Friday, April 22, 2011

The Real Reason for the Civil War

From "East Tennessee in the Civil War" By Oliver Temple:

Diplomacy and negotiation, however, to say nothing of conciliation, were still open to the Southern States when war was inaugurated by them. At this very time, as is shown in detail elsewhere, the people of the North were ready to concede to the slave states nearly everything they might demand, if they would forego their determination to leave the Union. They could have had whatever they demanded. But no concessions, no guaranties, it is believed, would have satisfied the ambitious leaders. They asked for none; they would have accepted none, They wanted independence and that only.

The controversy—at least the essential part of it—could have been adjusted. It ought to have been. A terrible responsibility lies at the door of one section or the other in that it was not settled. There was no necessity for war. It could and should have been avoided if the North had stood out defiantly in the winter of 1860-1861—if Mr. Lincoln and congress had obstinately refused any concessions, or had manifested no spirit of conciliation, no return of brotherly love—they would have stood forever before the world as haughty and implacable in their overwhelming strength. But they exhibited, in this hour, no implacable hatred, no haughty confidence born of conscious superiority of power.

"Put it in your book," said to the author, an intelligent and most worthy gentleman from Alabama, an ex-Confederate surgeon, who served in the army during the whole war, part of the time under Forrest—" put it in your book, that there should have been no war, that the differences should have been adjusted; that the people of the North and of the South were of substantially the same blood and did not hate each other, and that the war was the work of ambitious politicians and bad men on each side. The great body of the people on both sides were opposed to the war."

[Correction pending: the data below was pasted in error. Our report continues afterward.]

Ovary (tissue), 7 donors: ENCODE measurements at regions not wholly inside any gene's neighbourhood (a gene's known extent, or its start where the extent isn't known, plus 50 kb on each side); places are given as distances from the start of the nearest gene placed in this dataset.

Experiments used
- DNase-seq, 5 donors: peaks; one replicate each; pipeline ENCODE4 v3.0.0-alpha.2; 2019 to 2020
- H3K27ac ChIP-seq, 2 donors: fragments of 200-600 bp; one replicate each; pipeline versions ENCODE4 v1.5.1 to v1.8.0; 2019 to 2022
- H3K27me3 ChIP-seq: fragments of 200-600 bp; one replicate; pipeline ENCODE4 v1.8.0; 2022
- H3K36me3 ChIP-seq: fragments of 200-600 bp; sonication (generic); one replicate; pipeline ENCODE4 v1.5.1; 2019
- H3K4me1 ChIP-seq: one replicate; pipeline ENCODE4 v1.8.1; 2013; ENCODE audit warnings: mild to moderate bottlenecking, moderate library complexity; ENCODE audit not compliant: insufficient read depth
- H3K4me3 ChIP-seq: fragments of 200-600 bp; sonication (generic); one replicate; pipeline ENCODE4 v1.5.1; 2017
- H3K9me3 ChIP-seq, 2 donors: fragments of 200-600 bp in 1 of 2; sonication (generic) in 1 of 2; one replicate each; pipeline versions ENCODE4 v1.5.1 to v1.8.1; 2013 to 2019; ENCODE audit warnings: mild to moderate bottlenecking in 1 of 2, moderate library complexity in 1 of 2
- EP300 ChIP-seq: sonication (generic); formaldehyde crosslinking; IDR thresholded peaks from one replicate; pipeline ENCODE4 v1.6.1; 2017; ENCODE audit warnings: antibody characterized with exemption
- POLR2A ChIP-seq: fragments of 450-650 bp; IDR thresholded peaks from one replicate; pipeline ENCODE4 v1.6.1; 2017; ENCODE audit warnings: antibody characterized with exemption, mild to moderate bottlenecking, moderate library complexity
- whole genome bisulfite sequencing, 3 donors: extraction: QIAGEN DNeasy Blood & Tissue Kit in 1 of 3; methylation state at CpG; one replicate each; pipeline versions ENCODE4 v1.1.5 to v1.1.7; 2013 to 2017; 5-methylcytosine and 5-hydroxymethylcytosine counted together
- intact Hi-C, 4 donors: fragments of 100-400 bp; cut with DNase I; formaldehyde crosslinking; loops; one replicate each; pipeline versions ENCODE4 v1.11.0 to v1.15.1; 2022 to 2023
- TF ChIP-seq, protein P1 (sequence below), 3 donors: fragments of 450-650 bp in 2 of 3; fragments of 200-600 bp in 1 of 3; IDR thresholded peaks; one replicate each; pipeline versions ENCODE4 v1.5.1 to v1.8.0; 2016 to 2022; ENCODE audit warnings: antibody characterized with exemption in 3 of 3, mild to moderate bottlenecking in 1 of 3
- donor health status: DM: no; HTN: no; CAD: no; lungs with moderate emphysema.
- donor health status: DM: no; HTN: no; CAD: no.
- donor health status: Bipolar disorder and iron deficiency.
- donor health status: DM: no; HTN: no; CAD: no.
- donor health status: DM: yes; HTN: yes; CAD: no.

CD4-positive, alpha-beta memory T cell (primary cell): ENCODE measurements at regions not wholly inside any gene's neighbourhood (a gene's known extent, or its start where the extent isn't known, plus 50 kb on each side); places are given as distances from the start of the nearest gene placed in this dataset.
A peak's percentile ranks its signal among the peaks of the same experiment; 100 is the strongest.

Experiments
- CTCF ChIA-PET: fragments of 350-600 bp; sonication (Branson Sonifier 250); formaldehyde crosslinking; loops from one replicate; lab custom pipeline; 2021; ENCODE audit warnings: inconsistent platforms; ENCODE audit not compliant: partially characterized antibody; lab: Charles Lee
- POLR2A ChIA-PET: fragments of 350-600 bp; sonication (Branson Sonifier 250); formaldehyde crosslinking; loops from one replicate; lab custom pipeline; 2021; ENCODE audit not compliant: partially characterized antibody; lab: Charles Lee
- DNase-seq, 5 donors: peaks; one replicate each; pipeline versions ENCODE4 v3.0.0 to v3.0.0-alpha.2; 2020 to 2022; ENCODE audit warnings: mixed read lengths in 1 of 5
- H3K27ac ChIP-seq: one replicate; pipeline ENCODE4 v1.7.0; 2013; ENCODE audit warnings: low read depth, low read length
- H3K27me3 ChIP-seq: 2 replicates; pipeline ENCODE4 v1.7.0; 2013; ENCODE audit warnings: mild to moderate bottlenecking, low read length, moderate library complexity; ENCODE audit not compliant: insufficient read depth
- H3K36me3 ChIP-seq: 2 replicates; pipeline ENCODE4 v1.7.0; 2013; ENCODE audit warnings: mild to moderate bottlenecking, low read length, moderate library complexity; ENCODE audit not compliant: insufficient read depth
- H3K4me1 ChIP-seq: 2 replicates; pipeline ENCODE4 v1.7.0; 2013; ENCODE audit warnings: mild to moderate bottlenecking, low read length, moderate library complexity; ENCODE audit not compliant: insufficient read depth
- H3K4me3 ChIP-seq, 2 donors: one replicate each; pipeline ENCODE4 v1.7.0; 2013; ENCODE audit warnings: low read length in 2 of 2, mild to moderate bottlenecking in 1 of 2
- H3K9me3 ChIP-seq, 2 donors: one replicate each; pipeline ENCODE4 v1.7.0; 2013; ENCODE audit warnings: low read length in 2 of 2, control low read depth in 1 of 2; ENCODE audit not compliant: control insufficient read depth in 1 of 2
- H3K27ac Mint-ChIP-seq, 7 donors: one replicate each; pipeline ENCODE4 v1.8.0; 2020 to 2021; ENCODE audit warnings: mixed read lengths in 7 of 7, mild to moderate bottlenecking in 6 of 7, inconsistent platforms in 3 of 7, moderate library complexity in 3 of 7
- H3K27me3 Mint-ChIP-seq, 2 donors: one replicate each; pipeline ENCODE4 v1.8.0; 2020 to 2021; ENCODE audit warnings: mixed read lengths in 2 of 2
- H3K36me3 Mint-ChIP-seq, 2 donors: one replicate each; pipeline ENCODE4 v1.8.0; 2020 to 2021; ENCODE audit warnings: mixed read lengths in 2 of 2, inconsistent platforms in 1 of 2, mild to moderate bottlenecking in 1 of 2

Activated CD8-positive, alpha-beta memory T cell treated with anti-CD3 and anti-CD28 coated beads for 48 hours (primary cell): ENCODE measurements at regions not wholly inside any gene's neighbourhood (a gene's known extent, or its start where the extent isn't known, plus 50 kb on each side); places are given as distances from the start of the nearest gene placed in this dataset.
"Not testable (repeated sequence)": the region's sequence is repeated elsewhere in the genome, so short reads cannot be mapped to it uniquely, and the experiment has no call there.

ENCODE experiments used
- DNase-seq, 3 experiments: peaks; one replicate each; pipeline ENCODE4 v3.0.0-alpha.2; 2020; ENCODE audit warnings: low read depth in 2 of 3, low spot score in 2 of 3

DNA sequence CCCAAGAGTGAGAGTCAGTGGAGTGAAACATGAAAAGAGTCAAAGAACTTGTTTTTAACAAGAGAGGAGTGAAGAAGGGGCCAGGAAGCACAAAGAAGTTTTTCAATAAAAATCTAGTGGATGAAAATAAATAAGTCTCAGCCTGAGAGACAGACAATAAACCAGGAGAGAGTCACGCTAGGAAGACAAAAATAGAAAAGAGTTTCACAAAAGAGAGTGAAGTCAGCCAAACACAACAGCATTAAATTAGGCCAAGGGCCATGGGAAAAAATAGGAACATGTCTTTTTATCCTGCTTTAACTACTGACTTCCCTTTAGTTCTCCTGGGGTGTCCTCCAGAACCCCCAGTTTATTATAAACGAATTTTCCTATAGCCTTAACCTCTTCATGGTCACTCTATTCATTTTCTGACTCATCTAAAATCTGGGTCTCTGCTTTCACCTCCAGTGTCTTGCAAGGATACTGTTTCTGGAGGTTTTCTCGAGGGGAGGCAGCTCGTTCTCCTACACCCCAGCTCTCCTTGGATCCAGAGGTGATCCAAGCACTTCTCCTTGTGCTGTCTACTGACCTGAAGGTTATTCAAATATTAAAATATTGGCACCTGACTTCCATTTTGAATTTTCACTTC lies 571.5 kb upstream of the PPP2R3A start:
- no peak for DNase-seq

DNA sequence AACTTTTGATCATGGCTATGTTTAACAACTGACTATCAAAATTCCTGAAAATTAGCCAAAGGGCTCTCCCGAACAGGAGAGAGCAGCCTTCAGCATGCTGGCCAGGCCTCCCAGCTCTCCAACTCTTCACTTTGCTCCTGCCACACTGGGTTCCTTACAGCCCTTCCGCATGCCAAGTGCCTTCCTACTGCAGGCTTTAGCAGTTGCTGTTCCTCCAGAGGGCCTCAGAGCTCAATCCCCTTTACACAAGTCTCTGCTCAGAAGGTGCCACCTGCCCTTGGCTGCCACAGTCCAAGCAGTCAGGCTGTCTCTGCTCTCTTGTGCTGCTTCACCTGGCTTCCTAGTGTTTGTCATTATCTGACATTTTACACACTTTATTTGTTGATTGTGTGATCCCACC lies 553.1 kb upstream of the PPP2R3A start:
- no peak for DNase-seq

It would be surprising, if we could exactly ascertain, how small the number of men in the South is who are actually responsible for the inauguration of the war. Up to the close of the presidential election in 1860, it is doubtful whether as many as a thousand in all the Southern States were working for the distinct object of separation. Previous to the time of firing on Sumter, it is doubtful whether in a single state, aside from South Carolina and Mississippi, a majority of the people were in their hearts honestly for a separation from the Union. They professed to be, it is true. But every one familiar with the fearful despotism of public opinion, in the cotton states, on the subject of slavery, will readily realize how impossible it was to resist this public sentiment in the winter and spring of 1861. In most of the states but few men were found brave enough to do so, and in some of the states secession swept over them with the suddenness and fury of a tropical tornado.

The War of Secession is generally regarded as the "Slaveholders' War." It would be more correct to call it the "Politicians' War." In the beginning it was the work alone of ambitious politicians. Gradually the circle widened and other classes were drawn into it. Finally whole sections were seized with the idea. Thus, from a beginning started by a few men, the movement spread over eight states.

Slavery was the remote, but not the immediate, cause of the war. This institution was as secure in 1861 as it was in 1820, and if the South had waited and willed it, it could have been so hedged around by constitutional guaranties and safeguards as to place it forever beyond the power of government to molest. Slavery was made the excuse, the pretext for the war. It was the rallying cry of the daring leaders when they would inflame the minds of the Southern people with madness.

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